Buying a car or selling to make quick cash? Seven Secrets of HPI checks

Whether you are planning to buy a car or sell a car, to raise quick cash, you will come across the term “HPI check”. But do you know what it means or what it covers?

HPI stands for Hire Purchase Inspection. When anyone is purchasing a car, the HPI check provides vital information about that car to guard against a variety of motoring scams and fraud. But what does an HPI check actually cover? For such a common practice, the specific details are not commonly known.

So here are our Seven Secrets of an HPI check. The HPI check will ensure that the vehicle is NOT:

1. Subject to Outstanding Finance
The first thing that an HPI checks for is the finance status of the vehicle. If it is still subject to outstanding finance – ie someone took out a loan to buy it and has not fully repaid that loan – then legally the finance company is the owner of the car. This means that the finance company can repossess the car if payments are not kept up to date. If the vehicle does still has finance on it, it may be possible to come to an arrangement with both the seller and the finance company to find a way of clearing the finance off the vehicle, to enable you to purchase it debt free.

2. Written off!
It is a sad fact of life that some cars offered for sale may previously have been written off due to damage or accident. There are four different categories of written off cars – A, B, C or D. Category A and B cars are too badly damaged to appear back on the road. Category C and D vehicles can be repaired and reinstated to the road, but it is essential that you obtain proof that repairs that were completed by a reputable and reliable garage so that the vehicle is insurable and safe to drive. A written off vehicle also needs to have a VIC pass marker against it so that a new V5 registration document can be issued.

3. Stolen
The HPI check will also make sure the car you are about to purchase is not stolen. If you do purchase a stolen car then the police have the right and ability to remove it from your possession. This means that even though you are not at fault, you risk losing both the car and the money you paid for it. The HPI check also ensures that the V5 document is not part of a stolen batch that could lead to problems for you in the future.

4. Being sold illegally
This is a variant of when a car is either under existing finance or stolen, in that the car you are about to purchase does not belong to the seller. In this case the car is being driven by others – for example hire cars, fleet cars, forecourt demonstration models – and being passed off as their own in the hope of making some quick cash. The HPI check will indicate if the vehicle is on the security watch register, which is used by the police, finance companies and the motor trade to ensure that such vehicles can be traced if someone either steals them or attempts to sell them fraudulently. Needless to say, you should not proceed with the purchase until the situation is clarified.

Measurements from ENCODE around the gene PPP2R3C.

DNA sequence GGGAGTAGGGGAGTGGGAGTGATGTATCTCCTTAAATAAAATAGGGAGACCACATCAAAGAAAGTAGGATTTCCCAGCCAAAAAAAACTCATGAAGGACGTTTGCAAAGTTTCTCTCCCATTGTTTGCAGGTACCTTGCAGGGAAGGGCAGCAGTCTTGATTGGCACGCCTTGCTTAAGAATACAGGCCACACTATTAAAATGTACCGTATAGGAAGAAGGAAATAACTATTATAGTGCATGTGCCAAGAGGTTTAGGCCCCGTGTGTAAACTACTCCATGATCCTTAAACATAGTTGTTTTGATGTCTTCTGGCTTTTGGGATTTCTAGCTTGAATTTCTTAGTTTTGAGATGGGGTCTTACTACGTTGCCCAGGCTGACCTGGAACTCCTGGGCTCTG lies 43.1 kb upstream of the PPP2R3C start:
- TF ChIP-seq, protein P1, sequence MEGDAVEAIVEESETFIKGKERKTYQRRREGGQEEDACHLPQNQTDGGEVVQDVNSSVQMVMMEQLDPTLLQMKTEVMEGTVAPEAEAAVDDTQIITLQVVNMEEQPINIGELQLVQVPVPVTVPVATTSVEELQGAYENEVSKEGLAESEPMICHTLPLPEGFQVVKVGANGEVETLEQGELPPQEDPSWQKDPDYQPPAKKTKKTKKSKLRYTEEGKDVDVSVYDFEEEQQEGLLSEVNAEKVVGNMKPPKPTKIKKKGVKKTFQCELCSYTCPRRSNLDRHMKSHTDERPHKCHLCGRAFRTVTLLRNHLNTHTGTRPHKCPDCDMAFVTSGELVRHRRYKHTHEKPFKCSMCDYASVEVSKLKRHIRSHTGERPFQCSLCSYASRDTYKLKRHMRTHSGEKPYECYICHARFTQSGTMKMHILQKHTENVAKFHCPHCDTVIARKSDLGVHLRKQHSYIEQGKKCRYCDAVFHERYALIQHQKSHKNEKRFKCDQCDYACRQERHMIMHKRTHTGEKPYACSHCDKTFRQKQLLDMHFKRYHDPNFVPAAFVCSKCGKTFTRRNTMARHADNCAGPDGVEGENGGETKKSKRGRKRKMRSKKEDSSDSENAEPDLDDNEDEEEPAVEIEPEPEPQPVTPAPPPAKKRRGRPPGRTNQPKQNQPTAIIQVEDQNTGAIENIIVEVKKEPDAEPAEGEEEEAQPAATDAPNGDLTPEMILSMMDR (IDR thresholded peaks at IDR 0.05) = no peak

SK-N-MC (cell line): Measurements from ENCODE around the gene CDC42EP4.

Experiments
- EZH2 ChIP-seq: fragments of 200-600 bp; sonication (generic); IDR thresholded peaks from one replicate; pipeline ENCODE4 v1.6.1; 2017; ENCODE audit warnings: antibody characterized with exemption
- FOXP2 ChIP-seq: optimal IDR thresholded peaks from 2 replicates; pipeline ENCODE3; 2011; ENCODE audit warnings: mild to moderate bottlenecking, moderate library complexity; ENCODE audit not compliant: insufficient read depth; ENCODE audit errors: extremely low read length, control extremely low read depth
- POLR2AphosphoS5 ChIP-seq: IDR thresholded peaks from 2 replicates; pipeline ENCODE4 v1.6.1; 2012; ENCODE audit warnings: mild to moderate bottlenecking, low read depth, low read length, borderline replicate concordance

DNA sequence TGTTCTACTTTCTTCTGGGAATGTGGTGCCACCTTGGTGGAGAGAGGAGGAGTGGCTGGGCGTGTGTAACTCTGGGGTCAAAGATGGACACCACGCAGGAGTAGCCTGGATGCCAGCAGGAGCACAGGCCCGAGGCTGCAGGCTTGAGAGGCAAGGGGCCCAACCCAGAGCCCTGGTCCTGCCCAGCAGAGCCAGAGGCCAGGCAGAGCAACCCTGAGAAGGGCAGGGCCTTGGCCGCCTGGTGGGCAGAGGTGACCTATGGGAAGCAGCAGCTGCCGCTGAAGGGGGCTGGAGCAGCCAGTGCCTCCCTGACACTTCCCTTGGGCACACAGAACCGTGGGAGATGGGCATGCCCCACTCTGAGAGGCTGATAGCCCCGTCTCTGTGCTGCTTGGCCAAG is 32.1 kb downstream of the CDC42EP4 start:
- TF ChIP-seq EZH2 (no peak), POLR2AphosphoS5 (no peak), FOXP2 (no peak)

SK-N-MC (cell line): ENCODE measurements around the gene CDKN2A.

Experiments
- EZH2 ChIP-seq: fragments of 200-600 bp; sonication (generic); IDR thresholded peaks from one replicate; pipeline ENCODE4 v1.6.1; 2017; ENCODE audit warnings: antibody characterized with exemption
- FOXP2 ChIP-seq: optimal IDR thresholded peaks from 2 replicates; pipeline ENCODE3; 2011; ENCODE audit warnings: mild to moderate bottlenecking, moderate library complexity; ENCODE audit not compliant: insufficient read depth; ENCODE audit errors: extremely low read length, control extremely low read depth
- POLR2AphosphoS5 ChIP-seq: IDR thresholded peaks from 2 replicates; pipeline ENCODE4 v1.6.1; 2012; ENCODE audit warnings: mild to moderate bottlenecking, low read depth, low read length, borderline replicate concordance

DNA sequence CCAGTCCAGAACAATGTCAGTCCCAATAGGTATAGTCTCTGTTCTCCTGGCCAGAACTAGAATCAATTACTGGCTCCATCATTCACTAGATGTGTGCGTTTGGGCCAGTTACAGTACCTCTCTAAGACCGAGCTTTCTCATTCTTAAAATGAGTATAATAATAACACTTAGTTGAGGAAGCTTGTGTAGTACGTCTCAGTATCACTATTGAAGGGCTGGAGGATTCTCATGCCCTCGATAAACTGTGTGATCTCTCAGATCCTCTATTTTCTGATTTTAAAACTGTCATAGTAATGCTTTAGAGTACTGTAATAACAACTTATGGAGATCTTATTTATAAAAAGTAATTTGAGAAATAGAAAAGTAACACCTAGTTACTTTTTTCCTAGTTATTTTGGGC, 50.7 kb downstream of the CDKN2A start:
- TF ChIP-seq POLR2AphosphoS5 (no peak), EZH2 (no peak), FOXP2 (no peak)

5. Different from what it says on the tin!
It is important that the information you are receiving from the seller is the same as the V5 document. The HPI check will provide information from the DVLA database including the make and model of vehicle, the colour, door plan, engine size and transmission. It will also give the history of the vehicle in terms of the number of owners. This is all worth checking carefully to make sure all is as it should be.

6. Hiding clocked mileage
Some sellers clock vehicles as a quick way of adding value. Surprisingly this is not illegal in itself: but it is illegal to offer a vehicle for sale and not disclose the change to the mileage. Most used car buyers are looking for a vehicle with low mileage, so it can be tempting for sellers to make adjustments to attract a buyer. But not only does this distort the value of the vehicle, it also means that the vehicle might need more servicing and work doing, and missing these could pose a safety risk.

7. Showing odd numbers!
The HPI check will verify that the VIN number and registration number of the vehicle match the information on record with the DVLA. If there are mismatches this could indicate a variety of problems with the vehicle. In this case it is essential to obtain further information or advice and ultimately you may need to walk away.

If you are purchasing a vehicle it is therefore essential to get an HPI check done. They are offered by various organisations – including the AA,RAC, Auto Trader and HPI – for between £14.99 and £19.99. Well worth the initial outlay to make sure that when purchasing a car, what you see is what you get!